The meeting, 74th session of the
District Convention, also voted to
try to raise $84,000 above the
$176,500 voted. If the funds are
raised, they will be allocated as
follows: Church establishment.
$7,500; development of assembly
grounds, $6,500; obligation pay
ments, $10,000, and for the Amer
ican Convention and Southern
Convention, $5,000 each.
Debts May Be Wiped Out Soon.
George B. Fraser, treasurer, told
the gathering at Chevy Chase
Baptist Church that the debt on
the District Baptist Headquarters
Building at 1628 Sixteenth street
N.W. will be completely wiped out
within a few months. Mr. Fraser
noted that at this time last year
a debt of $56,000 was owed on
the building. The amount due
now is $2,066.
The treasurer also reported that
a total of $252,315 was raised dur
ing the past year for all purposes
of the local convention.
Dr. N. Chandler Stith, executive
secretary of the District Baptist
Convention, told the gathering this
morning that more than $2 mil
lion has been spent during the
past year by Washington Area
Baptist churches on new buildings
or renovation of old buildings.
He said further that both in
individual churches and in the
convention as a whole there has
been a consistent gain in member
ship and financial support.
Speakers Listed.
Tonight’s meeting will be ad
dressed by Dr. Wilbour E. Saun
ders of Colgate-Rochester Divinity
School and Dr. Everett Gill of the
Foreign Mission Board, Southern
Baptist Convention.
Dr. Clarence W. Cranford, pas
tor of Calvary Baptist Church,
told the gathering last night that
"if merely adding members to our
churches is our goal, our evangel
ism will fail. Our mission is to
carry the message to every per
son but we must work for a deep
ening of our commitment. The
trouble with the church in Amer
ica since the great awakening is
that it has tried to extend itself
institutionally rather than the
deepening of Christian characters
by commitment.’’
High Court in Virginia
Studies Holober Plea
ly H*» Attocialad Preu
RICHMOND, Va.. Nov. 21—The
Virginia Supreme Court of Ap
peals today studied, an appeal by
Carles Francis Holober, former1
Washington taxicab driver who
was sentence*, to death lor killing
his wife.'
If the court follows Its usual'
procedure, a decision will be re
turned at the next term.
Holober was convicted in Fair
fax County Circuit Court. His
counsel yesterday asked that the
verdict be reversed on the grounds
that he was Insane when he shot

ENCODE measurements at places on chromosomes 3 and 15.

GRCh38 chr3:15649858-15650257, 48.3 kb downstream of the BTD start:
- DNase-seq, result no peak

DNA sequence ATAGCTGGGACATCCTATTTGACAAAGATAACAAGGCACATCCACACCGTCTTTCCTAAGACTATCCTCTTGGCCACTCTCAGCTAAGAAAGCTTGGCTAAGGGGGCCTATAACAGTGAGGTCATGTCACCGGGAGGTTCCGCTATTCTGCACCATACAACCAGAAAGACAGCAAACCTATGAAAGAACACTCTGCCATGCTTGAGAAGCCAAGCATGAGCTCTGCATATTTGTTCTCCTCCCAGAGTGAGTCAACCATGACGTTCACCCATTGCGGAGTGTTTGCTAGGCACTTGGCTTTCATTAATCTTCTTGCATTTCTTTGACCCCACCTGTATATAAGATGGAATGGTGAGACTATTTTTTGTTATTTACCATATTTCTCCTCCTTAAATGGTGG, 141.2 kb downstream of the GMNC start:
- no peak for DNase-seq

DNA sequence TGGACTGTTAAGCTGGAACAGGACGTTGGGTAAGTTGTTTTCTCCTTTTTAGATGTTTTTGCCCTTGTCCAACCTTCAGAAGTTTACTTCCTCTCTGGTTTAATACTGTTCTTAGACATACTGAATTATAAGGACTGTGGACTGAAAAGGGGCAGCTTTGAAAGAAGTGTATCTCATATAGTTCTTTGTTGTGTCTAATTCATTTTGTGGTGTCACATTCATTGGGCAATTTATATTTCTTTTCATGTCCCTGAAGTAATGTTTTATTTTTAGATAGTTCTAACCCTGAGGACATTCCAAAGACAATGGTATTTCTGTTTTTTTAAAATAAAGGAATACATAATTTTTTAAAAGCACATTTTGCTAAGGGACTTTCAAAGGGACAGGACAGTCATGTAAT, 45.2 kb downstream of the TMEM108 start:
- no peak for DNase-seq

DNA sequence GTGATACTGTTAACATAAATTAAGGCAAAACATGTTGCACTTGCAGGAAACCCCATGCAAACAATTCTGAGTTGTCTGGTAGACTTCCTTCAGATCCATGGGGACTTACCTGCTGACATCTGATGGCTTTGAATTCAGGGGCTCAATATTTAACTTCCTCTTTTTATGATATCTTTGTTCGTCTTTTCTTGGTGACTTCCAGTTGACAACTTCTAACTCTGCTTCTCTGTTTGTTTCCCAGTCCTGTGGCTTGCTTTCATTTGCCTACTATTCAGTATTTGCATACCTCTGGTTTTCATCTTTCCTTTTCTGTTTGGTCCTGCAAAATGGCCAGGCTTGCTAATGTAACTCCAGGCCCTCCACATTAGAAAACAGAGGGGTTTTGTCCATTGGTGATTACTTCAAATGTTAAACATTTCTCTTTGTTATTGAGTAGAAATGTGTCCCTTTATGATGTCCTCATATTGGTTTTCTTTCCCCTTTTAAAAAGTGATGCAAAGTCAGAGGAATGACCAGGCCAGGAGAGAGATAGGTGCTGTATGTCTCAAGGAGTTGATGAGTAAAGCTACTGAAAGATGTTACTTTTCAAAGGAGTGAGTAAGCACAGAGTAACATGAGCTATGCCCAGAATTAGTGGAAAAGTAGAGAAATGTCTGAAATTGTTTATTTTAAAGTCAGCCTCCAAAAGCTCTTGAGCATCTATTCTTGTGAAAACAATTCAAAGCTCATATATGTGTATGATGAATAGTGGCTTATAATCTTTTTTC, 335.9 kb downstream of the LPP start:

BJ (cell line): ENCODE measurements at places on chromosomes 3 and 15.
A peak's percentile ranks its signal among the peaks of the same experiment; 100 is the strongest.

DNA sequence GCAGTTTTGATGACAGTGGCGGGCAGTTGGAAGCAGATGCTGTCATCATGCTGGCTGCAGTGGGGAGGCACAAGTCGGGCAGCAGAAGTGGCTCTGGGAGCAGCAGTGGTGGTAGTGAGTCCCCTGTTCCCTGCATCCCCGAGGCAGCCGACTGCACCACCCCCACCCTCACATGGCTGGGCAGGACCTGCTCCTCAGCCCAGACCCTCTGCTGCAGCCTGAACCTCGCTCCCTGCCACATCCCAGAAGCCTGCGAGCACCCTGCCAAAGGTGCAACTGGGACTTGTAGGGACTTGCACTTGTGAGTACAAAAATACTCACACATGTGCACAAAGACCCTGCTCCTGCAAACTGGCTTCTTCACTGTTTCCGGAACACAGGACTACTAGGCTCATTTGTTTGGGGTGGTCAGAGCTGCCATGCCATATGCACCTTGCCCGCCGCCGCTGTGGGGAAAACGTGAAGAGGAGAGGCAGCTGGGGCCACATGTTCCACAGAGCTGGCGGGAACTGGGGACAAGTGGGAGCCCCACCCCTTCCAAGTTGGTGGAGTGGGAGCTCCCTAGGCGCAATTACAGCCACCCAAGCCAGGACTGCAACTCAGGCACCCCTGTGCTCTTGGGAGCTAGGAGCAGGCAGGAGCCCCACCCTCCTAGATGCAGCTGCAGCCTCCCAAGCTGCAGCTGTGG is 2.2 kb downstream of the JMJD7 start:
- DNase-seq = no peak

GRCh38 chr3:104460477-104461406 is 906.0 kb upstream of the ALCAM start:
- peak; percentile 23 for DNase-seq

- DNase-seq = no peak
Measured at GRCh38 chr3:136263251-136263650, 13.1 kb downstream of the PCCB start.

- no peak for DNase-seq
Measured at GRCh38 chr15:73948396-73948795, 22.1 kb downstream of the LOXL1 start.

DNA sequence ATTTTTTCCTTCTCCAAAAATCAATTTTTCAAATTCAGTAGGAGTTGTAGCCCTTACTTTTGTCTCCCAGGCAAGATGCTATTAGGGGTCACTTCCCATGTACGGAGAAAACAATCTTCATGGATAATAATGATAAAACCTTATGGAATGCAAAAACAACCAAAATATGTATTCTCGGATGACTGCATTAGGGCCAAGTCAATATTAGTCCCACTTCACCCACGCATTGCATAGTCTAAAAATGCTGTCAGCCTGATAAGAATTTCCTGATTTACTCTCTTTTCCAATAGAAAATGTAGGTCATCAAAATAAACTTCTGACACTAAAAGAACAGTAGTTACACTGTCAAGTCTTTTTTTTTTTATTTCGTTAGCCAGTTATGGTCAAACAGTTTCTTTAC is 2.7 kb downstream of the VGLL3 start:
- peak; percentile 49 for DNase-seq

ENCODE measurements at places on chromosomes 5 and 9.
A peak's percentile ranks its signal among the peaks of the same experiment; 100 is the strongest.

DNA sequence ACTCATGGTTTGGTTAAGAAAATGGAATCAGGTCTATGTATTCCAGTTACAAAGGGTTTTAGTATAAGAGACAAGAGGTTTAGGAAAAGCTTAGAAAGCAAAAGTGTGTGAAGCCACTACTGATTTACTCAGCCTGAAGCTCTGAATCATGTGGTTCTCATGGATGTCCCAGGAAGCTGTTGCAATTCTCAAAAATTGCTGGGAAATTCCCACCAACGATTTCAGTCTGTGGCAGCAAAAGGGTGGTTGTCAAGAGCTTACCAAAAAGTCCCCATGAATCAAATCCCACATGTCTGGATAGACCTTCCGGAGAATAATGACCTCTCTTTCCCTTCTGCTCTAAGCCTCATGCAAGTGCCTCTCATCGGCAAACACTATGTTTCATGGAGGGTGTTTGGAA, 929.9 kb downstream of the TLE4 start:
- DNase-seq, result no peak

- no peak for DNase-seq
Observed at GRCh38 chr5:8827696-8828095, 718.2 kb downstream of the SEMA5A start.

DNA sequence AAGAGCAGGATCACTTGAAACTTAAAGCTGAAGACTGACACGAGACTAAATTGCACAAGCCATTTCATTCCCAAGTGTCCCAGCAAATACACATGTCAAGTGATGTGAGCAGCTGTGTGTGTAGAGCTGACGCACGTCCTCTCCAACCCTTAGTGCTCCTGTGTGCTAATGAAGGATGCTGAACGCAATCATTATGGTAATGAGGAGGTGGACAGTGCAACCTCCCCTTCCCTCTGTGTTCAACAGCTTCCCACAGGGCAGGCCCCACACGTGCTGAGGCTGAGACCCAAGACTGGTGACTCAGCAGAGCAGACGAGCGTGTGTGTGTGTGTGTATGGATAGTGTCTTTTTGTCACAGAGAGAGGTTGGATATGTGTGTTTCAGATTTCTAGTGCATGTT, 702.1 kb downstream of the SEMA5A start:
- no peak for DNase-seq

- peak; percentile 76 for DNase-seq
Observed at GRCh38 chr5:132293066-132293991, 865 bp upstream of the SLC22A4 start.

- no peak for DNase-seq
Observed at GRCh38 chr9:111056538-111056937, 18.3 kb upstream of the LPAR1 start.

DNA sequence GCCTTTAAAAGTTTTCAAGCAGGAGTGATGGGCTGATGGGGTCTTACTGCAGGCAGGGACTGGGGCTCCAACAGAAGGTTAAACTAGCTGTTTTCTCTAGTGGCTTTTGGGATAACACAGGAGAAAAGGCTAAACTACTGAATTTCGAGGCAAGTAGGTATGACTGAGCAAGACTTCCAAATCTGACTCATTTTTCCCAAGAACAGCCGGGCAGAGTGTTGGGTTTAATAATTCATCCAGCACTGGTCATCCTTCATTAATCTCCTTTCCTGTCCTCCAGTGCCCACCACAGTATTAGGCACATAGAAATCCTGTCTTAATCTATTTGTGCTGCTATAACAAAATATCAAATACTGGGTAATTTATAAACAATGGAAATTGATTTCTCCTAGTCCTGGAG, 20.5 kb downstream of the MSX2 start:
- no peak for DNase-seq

his wife and buried her and their
10-month-old baby — the latter
still alive—at an abandoned Fair
fax County nudist camp In Feb
ruary, 1949.
Macyr Dewey Foe, Quits
County Chairmanship
■y Hw Atsociatad Preu
GREAT RIVER, N. Y.. Nov. 21—
Representative W. Kingsland
Macy, beaten for re-election in his
traditionally strong Republican
district, has resigned as Suffolk
County G. O. P. chairman, a post
he had held since 1926.
Mr. Macy, an intra-party foe of
Gov. Thomas E. Dewey, announced
last night he was stepping out of
party leadership In the Eastern
Long Island county.
He was nosed out of his con
gressional seat at the November ’i
election by Ernest Greenwood, s
retired schoolmaster.
A recanvass, completed yester
day, showed that Mr. Greenwood
Democratic-Liberal Party nominee
won by 138 votes out of more than
150,000 cast.
Mr. Macy, who served four jrears
as Republican State chairman in
the 1930s, is rounding out his
second term in Congress.
The 61-year-old House member
has charged that some Republican
leaders didn’t work very hard for
his re-election.
45,000 Red Agents Rule China
U. N. Told by Nationalists
(Continued From First Page.)
he said, there were only some 395,
000 men operating against the
regime of Mao Tze-tung, but now
there are about 1,667,000. About
15 per cent of these, Dr. Tsiang
said, are Communist troops who
have swung their allegiance to
Generalissimo Chiang Kai-shek.
The Nationalist delegate urged
the U. N. to create a special com
mission of inquiry to look into
Russia’s alleged aggression against
China and to report back to the
1951 Assembly. He said the mat
ter was urgent but that he real
ized a thorough, systematic study
is called for.
Dr. Tsiang charged that the
North Korean attack on South
Korea and .the Chinese Commu
nist invasion of Tibet were parts
of the same problem. He proposed
that the Assembly consider the
Tibetan question along with his
own charges of Soviet aggression
against China.
Gives Up Council Presidency.
Dr. Tsiang told reporters he was
prepared to step down as Decem
ber president of the Security
Council because he considers him
self an interested party in the
Formosa question which is ex
pected to be under discussion most
of the month.
Dr. Tsiang’s decision will elim
inate a touchy problem, since Rus
sia probably would object strenu
ously to having him in the chair.
The problem would have been fur
ther complicated by the presence
of the Chinese Communist dele
gation which is now en route t<
Lake Success to take part in th«
discussions.
Dr. Tsiang and the Communist
delegates are not expected to rec
ognize each other. The specific
question before the Security Coun
cil is the Peiping regime’s charge
that the presence of the United
States 7th Fleet in the Strait of
Formosa constitutes aggression
against China. The debate will